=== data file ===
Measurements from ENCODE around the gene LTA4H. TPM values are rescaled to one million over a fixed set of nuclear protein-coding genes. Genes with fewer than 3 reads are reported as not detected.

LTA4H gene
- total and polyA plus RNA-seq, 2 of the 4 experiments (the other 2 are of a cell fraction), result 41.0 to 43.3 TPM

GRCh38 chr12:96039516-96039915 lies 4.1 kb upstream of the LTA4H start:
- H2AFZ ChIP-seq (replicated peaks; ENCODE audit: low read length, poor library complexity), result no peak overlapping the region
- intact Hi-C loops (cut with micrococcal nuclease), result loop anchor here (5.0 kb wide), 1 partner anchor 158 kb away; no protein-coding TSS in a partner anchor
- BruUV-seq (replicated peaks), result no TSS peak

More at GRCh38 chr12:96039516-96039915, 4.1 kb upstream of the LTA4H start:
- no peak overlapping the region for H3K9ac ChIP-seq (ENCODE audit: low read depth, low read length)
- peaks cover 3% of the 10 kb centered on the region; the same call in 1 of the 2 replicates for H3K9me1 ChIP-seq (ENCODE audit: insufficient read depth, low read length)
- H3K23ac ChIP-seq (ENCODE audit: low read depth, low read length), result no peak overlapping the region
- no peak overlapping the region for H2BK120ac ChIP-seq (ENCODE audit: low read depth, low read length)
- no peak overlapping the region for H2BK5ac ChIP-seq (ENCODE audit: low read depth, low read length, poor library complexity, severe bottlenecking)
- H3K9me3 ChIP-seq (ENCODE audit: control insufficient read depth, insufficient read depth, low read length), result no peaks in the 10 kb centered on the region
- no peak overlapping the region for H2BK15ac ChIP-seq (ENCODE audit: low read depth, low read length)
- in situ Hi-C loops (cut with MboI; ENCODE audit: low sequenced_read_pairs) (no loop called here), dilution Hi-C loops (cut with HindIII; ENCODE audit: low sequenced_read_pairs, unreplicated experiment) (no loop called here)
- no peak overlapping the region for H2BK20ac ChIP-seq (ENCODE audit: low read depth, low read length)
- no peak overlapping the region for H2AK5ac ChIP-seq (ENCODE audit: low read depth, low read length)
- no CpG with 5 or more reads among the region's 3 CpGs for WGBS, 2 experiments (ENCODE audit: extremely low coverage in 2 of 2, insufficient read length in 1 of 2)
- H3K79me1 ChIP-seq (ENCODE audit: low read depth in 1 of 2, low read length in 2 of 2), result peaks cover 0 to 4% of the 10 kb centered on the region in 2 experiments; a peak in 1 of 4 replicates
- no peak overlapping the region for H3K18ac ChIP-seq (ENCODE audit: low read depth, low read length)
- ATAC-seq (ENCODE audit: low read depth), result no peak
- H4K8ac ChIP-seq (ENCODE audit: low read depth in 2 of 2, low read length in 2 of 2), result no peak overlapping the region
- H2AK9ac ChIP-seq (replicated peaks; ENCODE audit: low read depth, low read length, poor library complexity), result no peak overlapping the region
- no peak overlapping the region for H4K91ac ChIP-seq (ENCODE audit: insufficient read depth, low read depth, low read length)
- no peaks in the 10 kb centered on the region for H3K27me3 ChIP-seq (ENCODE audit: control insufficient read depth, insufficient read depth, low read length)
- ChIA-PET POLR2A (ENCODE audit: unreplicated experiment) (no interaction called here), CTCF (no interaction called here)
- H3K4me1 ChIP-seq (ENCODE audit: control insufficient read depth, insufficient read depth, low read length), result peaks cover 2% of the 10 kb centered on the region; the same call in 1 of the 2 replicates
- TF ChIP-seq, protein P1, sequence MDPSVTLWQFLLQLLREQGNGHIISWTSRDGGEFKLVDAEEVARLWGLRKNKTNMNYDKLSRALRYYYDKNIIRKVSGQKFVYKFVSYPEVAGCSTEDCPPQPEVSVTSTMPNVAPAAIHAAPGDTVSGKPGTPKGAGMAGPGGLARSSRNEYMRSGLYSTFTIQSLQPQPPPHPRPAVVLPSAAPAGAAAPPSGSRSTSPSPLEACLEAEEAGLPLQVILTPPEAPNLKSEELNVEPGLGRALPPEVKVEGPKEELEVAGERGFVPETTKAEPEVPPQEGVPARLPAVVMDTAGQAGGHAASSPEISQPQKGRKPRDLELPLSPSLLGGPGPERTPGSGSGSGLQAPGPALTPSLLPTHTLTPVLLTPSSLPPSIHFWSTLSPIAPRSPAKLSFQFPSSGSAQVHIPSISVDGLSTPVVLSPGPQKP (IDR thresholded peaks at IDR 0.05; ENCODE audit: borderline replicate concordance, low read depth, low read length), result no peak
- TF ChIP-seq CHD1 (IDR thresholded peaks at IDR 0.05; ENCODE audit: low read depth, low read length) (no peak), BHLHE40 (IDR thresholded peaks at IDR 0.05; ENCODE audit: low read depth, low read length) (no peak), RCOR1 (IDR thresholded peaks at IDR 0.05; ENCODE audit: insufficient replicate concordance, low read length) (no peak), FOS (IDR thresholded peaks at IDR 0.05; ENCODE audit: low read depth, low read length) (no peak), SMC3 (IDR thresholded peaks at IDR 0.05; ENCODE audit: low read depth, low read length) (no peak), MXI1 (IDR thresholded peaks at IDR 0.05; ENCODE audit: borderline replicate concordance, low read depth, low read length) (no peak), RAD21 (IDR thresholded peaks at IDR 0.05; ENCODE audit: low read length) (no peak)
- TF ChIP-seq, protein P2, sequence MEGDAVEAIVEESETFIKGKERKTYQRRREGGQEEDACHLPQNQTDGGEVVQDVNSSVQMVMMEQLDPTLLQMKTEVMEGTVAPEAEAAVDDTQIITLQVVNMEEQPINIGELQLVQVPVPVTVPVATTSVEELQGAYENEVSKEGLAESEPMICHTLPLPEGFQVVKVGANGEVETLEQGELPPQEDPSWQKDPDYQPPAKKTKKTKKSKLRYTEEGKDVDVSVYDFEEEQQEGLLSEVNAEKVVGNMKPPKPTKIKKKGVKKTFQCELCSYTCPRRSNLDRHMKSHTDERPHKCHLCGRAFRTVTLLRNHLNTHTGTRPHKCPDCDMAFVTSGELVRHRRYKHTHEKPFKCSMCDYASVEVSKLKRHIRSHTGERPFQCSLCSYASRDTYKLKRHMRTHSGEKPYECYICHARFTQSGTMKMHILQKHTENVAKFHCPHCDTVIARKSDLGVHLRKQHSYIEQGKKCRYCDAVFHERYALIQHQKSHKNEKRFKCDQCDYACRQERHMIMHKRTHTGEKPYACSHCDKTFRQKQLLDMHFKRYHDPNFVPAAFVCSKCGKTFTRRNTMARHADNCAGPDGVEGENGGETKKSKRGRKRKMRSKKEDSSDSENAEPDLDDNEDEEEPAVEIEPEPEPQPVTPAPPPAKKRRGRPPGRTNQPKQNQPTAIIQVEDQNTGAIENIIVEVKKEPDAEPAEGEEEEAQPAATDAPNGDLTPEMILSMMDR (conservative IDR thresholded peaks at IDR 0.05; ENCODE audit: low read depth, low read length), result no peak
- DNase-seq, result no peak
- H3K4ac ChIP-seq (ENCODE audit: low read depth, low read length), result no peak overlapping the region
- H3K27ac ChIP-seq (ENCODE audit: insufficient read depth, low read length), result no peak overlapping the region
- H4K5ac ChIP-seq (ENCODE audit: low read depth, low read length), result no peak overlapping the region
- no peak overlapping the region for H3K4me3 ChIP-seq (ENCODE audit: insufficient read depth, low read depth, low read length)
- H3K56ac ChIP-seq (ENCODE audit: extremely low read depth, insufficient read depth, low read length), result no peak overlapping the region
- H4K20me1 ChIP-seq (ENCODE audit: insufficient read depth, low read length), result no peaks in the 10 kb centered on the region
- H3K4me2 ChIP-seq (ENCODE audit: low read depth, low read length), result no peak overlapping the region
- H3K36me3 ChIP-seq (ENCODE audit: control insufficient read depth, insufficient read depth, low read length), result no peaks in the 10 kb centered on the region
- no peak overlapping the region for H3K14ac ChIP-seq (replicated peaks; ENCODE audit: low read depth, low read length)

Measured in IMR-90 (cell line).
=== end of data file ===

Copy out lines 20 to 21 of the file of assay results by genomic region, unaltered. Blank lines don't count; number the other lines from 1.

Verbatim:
- H3K79me1 ChIP-seq (ENCODE audit: low read depth in 1 of 2, low read length in 2 of 2), result peaks cover 0 to 4% of the 10 kb centered on the region in 2 experiments; a peak in 1 of 4 replicates
- no peak overlapping the region for H3K18ac ChIP-seq (ENCODE audit: low read depth, low read length)